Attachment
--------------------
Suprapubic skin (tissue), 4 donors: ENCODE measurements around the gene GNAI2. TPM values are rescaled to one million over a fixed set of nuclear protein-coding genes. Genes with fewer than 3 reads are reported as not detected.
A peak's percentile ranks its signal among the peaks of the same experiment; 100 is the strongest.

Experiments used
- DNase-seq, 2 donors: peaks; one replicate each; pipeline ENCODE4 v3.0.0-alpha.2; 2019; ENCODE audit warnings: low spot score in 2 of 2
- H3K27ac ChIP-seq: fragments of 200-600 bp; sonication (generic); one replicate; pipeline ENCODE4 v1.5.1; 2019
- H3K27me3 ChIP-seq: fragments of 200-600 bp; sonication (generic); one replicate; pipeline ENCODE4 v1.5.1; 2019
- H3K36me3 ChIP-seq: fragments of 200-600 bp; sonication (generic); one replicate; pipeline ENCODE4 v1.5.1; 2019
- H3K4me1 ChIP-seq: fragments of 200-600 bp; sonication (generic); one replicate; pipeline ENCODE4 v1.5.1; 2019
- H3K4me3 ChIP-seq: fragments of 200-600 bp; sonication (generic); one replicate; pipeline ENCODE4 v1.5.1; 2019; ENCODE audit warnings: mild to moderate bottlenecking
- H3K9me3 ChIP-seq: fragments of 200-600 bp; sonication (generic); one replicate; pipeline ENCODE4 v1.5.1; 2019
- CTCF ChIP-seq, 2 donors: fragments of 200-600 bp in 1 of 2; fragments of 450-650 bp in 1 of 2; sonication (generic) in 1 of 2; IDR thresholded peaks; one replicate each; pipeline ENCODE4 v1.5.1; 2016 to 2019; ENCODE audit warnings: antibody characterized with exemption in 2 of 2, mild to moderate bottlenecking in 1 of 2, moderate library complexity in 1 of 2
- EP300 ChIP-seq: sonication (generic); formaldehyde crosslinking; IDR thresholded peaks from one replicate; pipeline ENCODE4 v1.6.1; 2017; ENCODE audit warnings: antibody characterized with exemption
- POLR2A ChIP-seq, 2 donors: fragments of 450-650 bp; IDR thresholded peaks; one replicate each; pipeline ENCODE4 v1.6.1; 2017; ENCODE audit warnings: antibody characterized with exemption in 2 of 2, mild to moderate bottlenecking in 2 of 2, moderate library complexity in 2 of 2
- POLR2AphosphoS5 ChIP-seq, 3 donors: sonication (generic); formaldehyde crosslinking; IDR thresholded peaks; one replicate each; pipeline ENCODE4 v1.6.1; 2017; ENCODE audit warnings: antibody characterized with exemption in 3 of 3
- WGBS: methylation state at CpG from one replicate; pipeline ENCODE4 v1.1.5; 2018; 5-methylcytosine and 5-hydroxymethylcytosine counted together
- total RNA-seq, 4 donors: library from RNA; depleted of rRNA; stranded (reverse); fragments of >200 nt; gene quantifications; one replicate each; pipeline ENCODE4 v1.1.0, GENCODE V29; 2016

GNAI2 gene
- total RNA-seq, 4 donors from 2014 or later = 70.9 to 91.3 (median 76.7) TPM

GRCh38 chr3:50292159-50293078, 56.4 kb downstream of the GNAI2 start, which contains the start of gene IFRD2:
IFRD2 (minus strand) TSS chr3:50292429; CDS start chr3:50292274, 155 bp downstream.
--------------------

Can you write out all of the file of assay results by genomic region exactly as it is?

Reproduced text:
Suprapubic skin (tissue), 4 donors: ENCODE measurements around the gene GNAI2. TPM values are rescaled to one million over a fixed set of nuclear protein-coding genes. Genes with fewer than 3 reads are reported as not detected.
A peak's percentile ranks its signal among the peaks of the same experiment; 100 is the strongest.

Experiments used
- DNase-seq, 2 donors: peaks; one replicate each; pipeline ENCODE4 v3.0.0-alpha.2; 2019; ENCODE audit warnings: low spot score in 2 of 2
- H3K27ac ChIP-seq: fragments of 200-600 bp; sonication (generic); one replicate; pipeline ENCODE4 v1.5.1; 2019
- H3K27me3 ChIP-seq: fragments of 200-600 bp; sonication (generic); one replicate; pipeline ENCODE4 v1.5.1; 2019
- H3K36me3 ChIP-seq: fragments of 200-600 bp; sonication (generic); one replicate; pipeline ENCODE4 v1.5.1; 2019
- H3K4me1 ChIP-seq: fragments of 200-600 bp; sonication (generic); one replicate; pipeline ENCODE4 v1.5.1; 2019
- H3K4me3 ChIP-seq: fragments of 200-600 bp; sonication (generic); one replicate; pipeline ENCODE4 v1.5.1; 2019; ENCODE audit warnings: mild to moderate bottlenecking
- H3K9me3 ChIP-seq: fragments of 200-600 bp; sonication (generic); one replicate; pipeline ENCODE4 v1.5.1; 2019
- CTCF ChIP-seq, 2 donors: fragments of 200-600 bp in 1 of 2; fragments of 450-650 bp in 1 of 2; sonication (generic) in 1 of 2; IDR thresholded peaks; one replicate each; pipeline ENCODE4 v1.5.1; 2016 to 2019; ENCODE audit warnings: antibody characterized with exemption in 2 of 2, mild to moderate bottlenecking in 1 of 2, moderate library complexity in 1 of 2
- EP300 ChIP-seq: sonication (generic); formaldehyde crosslinking; IDR thresholded peaks from one replicate; pipeline ENCODE4 v1.6.1; 2017; ENCODE audit warnings: antibody characterized with exemption
- POLR2A ChIP-seq, 2 donors: fragments of 450-650 bp; IDR thresholded peaks; one replicate each; pipeline ENCODE4 v1.6.1; 2017; ENCODE audit warnings: antibody characterized with exemption in 2 of 2, mild to moderate bottlenecking in 2 of 2, moderate library complexity in 2 of 2
- POLR2AphosphoS5 ChIP-seq, 3 donors: sonication (generic); formaldehyde crosslinking; IDR thresholded peaks; one replicate each; pipeline ENCODE4 v1.6.1; 2017; ENCODE audit warnings: antibody characterized with exemption in 3 of 3
- WGBS: methylation state at CpG from one replicate; pipeline ENCODE4 v1.1.5; 2018; 5-methylcytosine and 5-hydroxymethylcytosine counted together
- total RNA-seq, 4 donors: library from RNA; depleted of rRNA; stranded (reverse); fragments of >200 nt; gene quantifications; one replicate each; pipeline ENCODE4 v1.1.0, GENCODE V29; 2016

GNAI2 gene
- total RNA-seq, 4 donors from 2014 or later = 70.9 to 91.3 (median 76.7) TPM

GRCh38 chr3:50292159-50293078, 56.4 kb downstream of the GNAI2 start, which contains the start of gene IFRD2:
IFRD2 (minus strand) TSS chr3:50292429; CDS start chr3:50292274, 155 bp downstream.